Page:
UNLV Epicurean Society
For the last summer break internship spotlight, we have Meghan Schoener, and her experiences working on board an American Cruise Liner ship:
Over the summer, I have had the distinct pleasure of working for the American Cruise Lines, a company providing river cruises. Starting in mid-May I participated in a week-long training class where I learned the proper methods for food and beverage service, as well as housekeeping. After I travelled to New Orleans, I went to meet up with the America, the biggest vessel in the American Cruise Lines’ fleet. It has a capacity of 185 passengers, with a putting green, exercise equipment, lounge areas and numerous other amenities. Nervous, but not dissuaded, I quickly picked up the specifics of my job as a Ship’s Stewardess with the aid of my “Boat Family” members’ help.
The company’s motto, “Teamwork Makes the Dream Work,” was driven home constantly through the fluid and cooperative efforts the entire crew developed with each other. As I got to know my “Boat Family,” and how to participate and work as a member of that team, I quickly realized how that deep level of commitment to working together enhances the experience of each passenger’s stay.
Our “Teamwork Makes the Dream Work” motto is demonstrated in the pre-meals process. The kitchen leadership team of three chefs and one pastry chef would gather the stewards servicing meals to taste and walk through the preparation process. Because the passengers often come to us with questions, it was required that we know the process from produce to plate as well as the final taste of each dish. This meant we tasted every dish before meal service, which was a great way for me to sample a range of new dishes.
Some of the most memorable were a pan-seared skirt steak; pork rubbed with chocolate and espresso and baked; red snapper broiled and plated on top of a bed of brown rice; and my favorite, butternut squash penne pasta. Also included in each meal were decadent desserts and during the pre-meal process we also tasted many of the pastry chef’s desserts that ranged from cherry chocolate cake to key lime pie. These eye-opening tastings illustrated how understanding the ins and outs of the entire meal allowed me to quickly and accurately respond to passenger inquiries.
I knew which dishes were spicy, which had garlic and what contained gluten. The ship also hosted specialty meals. Each Friday, the ship had a surf and turf specialty dinner that included lobster and clarified butter paired with tenderloin cutlets topped with gravy. In addition to the Friday meal, the ship hosted a weekly barbeque buffet that boasted pulled pork, dry rubbed ribs, grilled chicken, macaroni salad and a range of other dishes.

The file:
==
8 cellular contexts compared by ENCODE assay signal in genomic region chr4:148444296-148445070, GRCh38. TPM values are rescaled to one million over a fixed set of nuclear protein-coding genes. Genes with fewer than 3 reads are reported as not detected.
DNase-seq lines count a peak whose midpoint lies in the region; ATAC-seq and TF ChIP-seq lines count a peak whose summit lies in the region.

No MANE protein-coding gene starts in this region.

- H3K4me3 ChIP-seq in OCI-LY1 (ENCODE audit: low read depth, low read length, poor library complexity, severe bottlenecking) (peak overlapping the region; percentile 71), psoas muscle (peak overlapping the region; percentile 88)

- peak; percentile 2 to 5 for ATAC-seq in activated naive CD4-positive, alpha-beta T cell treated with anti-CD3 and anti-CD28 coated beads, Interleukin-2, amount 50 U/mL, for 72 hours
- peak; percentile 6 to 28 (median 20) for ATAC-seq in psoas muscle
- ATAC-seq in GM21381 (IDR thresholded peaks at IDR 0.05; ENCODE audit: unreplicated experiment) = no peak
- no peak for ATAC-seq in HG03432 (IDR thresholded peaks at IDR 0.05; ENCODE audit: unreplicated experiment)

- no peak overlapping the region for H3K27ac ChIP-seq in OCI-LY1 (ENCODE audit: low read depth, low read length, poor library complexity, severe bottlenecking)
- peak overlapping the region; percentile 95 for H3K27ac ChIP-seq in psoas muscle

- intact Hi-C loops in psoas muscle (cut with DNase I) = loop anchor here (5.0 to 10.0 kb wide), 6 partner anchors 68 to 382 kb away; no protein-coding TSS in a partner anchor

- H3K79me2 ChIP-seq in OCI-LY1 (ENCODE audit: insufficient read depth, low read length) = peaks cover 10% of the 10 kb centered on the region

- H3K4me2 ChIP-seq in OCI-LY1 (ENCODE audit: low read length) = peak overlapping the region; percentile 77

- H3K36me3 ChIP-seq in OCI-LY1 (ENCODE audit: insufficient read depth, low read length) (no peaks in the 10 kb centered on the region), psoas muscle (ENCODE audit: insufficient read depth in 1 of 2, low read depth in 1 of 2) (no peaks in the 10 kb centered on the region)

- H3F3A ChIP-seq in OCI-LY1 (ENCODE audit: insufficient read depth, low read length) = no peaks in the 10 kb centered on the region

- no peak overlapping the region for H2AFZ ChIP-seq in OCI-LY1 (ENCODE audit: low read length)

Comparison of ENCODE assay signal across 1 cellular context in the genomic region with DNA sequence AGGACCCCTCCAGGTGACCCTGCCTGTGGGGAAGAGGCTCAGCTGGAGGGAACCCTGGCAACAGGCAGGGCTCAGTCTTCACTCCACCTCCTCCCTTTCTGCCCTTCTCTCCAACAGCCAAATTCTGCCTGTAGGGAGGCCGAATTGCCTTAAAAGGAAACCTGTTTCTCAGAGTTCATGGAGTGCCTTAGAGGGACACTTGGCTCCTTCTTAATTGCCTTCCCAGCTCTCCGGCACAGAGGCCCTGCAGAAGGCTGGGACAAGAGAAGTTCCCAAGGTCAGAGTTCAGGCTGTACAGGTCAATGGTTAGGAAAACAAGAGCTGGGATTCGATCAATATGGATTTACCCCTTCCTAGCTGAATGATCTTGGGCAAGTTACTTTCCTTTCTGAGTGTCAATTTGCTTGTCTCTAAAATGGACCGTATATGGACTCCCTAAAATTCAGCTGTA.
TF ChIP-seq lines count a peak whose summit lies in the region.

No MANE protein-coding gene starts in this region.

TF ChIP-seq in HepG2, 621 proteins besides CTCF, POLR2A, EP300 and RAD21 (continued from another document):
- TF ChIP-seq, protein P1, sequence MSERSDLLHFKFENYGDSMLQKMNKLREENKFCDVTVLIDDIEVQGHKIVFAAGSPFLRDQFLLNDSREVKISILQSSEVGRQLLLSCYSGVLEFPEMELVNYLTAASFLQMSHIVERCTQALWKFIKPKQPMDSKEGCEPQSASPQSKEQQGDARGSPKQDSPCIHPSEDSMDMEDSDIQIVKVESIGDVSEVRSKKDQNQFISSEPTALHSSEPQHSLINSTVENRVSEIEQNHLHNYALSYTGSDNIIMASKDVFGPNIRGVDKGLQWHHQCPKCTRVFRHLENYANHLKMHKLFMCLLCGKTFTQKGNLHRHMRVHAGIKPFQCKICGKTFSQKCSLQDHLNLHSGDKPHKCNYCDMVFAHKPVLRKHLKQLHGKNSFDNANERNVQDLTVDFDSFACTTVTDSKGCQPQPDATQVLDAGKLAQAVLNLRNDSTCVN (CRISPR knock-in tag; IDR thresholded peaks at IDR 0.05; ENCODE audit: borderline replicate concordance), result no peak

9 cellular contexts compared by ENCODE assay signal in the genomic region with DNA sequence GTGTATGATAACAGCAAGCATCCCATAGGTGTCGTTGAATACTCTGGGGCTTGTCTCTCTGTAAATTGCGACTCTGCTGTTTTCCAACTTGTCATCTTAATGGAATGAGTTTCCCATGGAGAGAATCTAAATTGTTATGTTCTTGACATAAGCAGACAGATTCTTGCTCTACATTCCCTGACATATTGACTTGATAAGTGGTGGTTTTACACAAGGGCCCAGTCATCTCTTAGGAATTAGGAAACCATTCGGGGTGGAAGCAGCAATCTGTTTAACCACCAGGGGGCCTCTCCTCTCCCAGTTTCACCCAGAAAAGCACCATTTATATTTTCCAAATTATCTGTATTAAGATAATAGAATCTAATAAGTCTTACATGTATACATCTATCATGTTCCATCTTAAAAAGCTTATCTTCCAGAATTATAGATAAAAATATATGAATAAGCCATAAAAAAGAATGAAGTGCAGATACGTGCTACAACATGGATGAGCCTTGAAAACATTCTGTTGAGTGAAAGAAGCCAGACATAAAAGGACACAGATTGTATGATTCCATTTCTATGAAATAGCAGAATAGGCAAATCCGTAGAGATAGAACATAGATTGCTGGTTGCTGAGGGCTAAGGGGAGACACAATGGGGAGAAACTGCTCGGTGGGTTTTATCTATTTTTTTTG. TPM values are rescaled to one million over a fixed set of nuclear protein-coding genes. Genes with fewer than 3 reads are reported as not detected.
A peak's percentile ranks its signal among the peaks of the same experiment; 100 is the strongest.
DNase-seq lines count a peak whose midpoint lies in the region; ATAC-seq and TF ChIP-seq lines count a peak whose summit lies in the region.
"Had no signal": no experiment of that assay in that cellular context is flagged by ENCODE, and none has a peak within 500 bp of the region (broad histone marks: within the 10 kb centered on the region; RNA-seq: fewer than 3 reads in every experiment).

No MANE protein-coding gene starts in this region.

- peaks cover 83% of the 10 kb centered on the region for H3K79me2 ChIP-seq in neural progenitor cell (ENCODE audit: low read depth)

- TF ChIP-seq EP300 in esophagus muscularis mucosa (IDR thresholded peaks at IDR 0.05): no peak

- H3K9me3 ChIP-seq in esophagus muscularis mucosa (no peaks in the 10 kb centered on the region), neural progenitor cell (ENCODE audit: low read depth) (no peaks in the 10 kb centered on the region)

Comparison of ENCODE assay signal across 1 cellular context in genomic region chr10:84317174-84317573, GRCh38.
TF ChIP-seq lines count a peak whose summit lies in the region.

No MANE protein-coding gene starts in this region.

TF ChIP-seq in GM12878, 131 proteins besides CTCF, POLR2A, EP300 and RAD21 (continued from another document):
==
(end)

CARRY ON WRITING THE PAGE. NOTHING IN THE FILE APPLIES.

Over the three months I worked on the America, I visited Louisiana, Mississippi, Tennessee and Missouri. During the length of my trip I connected with fellow crewmen and passengers alike. One of the most memorable interactions was during my shift as a Dining Assistant. My manager approached me during prep and informed me that I needed to help set up and service a wedding dinner party. I happily set up for the dinner amused by the day’s surprise because I wasn’t aware that we had a wedding party aboard.
The guest party consisted of a wonderful elderly couple who had just got married. It was such a pleasure and it warmed my heart as I interacted with them. By the end of the service a number of the guests thanked me for looking after them and making the dinner a wonderful experience.
Each day on my trip I had a new wonderful surprise and something new to learn. I certainly will never forget this incredible summer cruising the Mississippi.
This will be the last internship spotlight before a return to our usual pieces about our events and outings as a club. As I write this my belongings are packed into boxes ready for the drive back to Vegas. Ariel Larson and I are busy connecting with local businesses and planning events for the UNLV Epicurean Society to take part in over the next semester.